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Risk Management Matters, Especially in the Operating Room

By Diane Doherty, MS, CPHRM

Let’s talk about Operating Room (OR) safety. We all know that operating rooms can be dangerous places as harm to both patients and staff can occur in many different ways. While healthcare professionals consistently strive to provide quality care and reduce errors, there will always be an inherent measure of risk. This is especially true in busy operating rooms where distractions and interruptions can lead to serious errors or omissions in a matter of seconds.

The list of variables in the surgical process that are susceptible to error is long—from patient identification and surgical site validation to instrument counts, patient handoffs and discharge readiness. It takes a combined team effort of the surgeon, anesthesiologist, nurses and technicians to operate in a safety-conscious environment.

Effective management in the operating room is critical and requires the specialized intervention of a healthcare risk manager. Risk managers are deft at examining clinical process, observing workflows, suggesting ways to integrate risk mitigation best practices and conducting ongoing assessments to identify areas needing improvement. Here’s how risk managers can leverage proactive and strategic actions to help surgical teams ensure maximum patient safety.

Risk assessment

Risk managers are the experts with examining risks in the clinical settings and working with medical staff to reduce exposures together. In the surgical setting, the process starts with reviewing written policies and procedures, observing staff in their day-to-day roles and looking for signs of a culture that promotes safety, respect and accountability.

Patient selection

The most important question to ask in a surgical setting is if the patient is an appropriate candidate for the selected procedure. Risk managers can minimize surgical liability exposures by ensuring that comprehensive patient selection criteria is put in place and adhered to by physicians and surgical staff. Without a thorough patient selection procedure, the benefits of a particular surgery may be open to speculation.

Informed consent

After confirming a patient is suitable for surgery, it is essential that detailed information about the procedure is shared with the patient. Risk managers must play an important role in educating staff about the importance of informed consent including the benefits of a pre-procedure verification process that ensures all relevant information is conveyed to the patient and documented in their healthcare record.

Safety functions

Safety processes to help mitigate errors in high-risk industries have evolved to include everything from aviation to, now, healthcare. To ingrain those processes in their own organizations, risk managers should use standardized safety checklists that are designed to help hospital staff spot and resolve problems during all three stages of surgery—pre-anesthesia, pre-skin incision and ahead of patient handoff. At key junctures in the surgical process, checklists streamline communication on various high-risk issues, including anesthesia safety, equipment readiness, known allergies, bodily positioning and surgical counts.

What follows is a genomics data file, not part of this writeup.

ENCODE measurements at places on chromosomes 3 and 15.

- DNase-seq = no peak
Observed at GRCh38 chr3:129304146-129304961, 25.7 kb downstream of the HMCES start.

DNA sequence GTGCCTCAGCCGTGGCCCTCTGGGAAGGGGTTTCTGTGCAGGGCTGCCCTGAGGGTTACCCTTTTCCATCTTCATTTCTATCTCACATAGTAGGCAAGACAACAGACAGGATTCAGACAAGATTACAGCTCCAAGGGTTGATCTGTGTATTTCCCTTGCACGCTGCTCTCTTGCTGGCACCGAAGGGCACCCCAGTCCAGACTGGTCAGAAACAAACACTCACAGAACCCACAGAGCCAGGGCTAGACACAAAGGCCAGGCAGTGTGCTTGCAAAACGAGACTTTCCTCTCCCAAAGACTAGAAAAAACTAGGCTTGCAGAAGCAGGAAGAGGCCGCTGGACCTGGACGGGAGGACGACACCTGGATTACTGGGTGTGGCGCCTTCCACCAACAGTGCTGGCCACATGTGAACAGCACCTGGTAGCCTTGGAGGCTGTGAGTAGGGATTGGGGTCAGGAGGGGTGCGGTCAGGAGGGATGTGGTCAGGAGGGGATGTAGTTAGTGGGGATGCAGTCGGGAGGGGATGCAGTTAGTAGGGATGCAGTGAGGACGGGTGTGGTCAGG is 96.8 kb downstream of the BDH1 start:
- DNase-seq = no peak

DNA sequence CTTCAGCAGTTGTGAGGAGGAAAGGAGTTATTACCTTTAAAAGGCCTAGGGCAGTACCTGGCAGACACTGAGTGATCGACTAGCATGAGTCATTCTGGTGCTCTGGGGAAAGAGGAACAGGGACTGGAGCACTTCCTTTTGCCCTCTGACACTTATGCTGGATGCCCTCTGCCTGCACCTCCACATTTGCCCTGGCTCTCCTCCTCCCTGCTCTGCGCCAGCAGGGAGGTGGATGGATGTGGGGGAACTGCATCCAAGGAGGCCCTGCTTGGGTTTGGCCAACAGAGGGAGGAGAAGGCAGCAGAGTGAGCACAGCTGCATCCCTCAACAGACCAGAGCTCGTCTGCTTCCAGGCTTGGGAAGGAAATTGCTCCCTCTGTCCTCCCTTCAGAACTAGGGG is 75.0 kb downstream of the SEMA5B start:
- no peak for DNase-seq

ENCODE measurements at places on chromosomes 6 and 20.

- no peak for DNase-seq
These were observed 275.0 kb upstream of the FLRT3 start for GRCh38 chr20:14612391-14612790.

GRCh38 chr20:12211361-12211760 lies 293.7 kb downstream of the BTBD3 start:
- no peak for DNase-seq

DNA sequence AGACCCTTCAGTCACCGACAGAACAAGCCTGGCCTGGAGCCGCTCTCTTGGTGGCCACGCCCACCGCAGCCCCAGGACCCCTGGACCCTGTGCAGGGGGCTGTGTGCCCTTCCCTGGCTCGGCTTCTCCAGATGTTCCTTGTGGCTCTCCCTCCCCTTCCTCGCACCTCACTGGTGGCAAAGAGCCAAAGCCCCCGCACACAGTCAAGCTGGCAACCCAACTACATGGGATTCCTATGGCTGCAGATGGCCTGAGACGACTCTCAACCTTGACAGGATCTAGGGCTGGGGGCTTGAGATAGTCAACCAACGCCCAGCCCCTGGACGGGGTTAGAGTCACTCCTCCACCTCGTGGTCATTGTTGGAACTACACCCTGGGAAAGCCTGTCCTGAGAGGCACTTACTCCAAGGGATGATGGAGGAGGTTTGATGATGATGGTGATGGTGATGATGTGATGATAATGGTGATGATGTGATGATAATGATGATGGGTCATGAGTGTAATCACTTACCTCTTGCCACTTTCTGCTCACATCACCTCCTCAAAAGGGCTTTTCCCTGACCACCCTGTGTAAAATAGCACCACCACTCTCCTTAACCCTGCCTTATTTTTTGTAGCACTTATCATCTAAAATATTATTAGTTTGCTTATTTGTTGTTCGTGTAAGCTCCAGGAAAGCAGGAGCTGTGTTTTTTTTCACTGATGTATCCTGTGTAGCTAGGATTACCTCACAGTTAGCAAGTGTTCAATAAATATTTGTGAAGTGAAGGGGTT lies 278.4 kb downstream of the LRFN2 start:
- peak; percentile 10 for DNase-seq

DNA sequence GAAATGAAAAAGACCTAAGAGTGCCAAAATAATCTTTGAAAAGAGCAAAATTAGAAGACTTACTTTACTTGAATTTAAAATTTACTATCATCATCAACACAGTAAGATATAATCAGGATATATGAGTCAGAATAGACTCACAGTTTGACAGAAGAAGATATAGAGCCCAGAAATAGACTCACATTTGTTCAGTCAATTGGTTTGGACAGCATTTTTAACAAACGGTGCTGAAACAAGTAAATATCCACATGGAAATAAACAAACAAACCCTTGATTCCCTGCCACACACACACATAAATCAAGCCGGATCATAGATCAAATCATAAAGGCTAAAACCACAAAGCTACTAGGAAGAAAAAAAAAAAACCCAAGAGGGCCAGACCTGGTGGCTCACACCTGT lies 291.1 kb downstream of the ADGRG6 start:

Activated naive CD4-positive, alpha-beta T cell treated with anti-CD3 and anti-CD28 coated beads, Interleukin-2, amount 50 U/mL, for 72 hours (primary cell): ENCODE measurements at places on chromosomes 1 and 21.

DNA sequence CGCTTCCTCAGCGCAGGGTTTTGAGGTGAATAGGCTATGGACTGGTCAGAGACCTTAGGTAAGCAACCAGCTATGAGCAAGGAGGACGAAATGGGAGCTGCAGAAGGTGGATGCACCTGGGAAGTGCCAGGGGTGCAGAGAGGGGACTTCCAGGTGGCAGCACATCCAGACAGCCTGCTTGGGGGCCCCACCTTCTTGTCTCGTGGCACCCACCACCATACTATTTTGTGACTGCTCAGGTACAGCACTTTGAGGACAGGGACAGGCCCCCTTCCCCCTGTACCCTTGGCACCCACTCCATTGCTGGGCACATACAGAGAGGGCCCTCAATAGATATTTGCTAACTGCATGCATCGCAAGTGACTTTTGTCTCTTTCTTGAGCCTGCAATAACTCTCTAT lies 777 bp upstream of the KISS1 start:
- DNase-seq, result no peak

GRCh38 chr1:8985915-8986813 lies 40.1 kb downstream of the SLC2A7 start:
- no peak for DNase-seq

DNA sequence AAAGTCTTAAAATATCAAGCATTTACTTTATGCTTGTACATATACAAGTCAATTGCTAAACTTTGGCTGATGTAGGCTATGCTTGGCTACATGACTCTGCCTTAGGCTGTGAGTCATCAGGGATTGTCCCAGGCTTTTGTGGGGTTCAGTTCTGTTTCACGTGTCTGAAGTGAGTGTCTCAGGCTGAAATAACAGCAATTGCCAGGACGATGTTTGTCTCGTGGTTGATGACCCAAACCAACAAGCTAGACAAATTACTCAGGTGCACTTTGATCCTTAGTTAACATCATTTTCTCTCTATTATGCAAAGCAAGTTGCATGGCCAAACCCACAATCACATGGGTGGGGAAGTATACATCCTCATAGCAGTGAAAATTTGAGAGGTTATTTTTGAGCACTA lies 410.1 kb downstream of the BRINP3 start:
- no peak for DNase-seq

Patient handoffs

Standardized handoff protocols facilitate the accurate transmission of information about a patient’s care and condition whenever changes occur in surgical personnel. By encouraging the use of handoff templates that promote communication and documentation in a structured, thorough and unhurried manner, risk managers can enhance team communication and can help reduce errors in information transfer.

Conflict management

In spite of communication safeguards, some level of interpersonal friction is inevitable in a surgical setting. If left unattended, conflict can negatively impact teamwork and patient safety. Granted, stress levels do run high in an operating room, but when conflicts develop, risk managers should encourage open communication and respectful dialogue and mediate using conflict resolution principles.

Discharge readiness

With in-patient stays on the decline, hospitals are retooling their discharge planning processes with an eye toward post-discharge care directive adherence. To help bolster this effort, risk managers should help develop post-hospital care plan templates and monitor post-discharge communication with patients and loved ones.

Implementing these risk management recommendations can assist risk managers with identifying areas of actual and potential loss exposure and highlights those areas that may need to be strengthened to ensure patient safety in the surgical setting.

The material presented in this article is not intended to provide legal or other expert advice as to any of the subjects mentioned, but rather is presented for general information only. You should consult knowledgeable legal counsel or other knowledgeable experts as to any legal or technical questions you may have.

Chubb is the world's largest publicly traded property and casualty insurance company, and the largest commercial insurer in the United States. With operations in 54 countries and territories, Chubb provides commercial and personal property and casualty insurance, personal accident and supplemental health insurance, reinsurance and life insurance to a diverse group of clients. For more than 25 years, healthcare organizations have relied on Chubb for insurance products and services that provide an effective insurance program for managing their risk. The company has a broad appetite, and serves a wide range of organizations—from an assisted living facility to an urgent care center to a nationally recognized children’s hospital.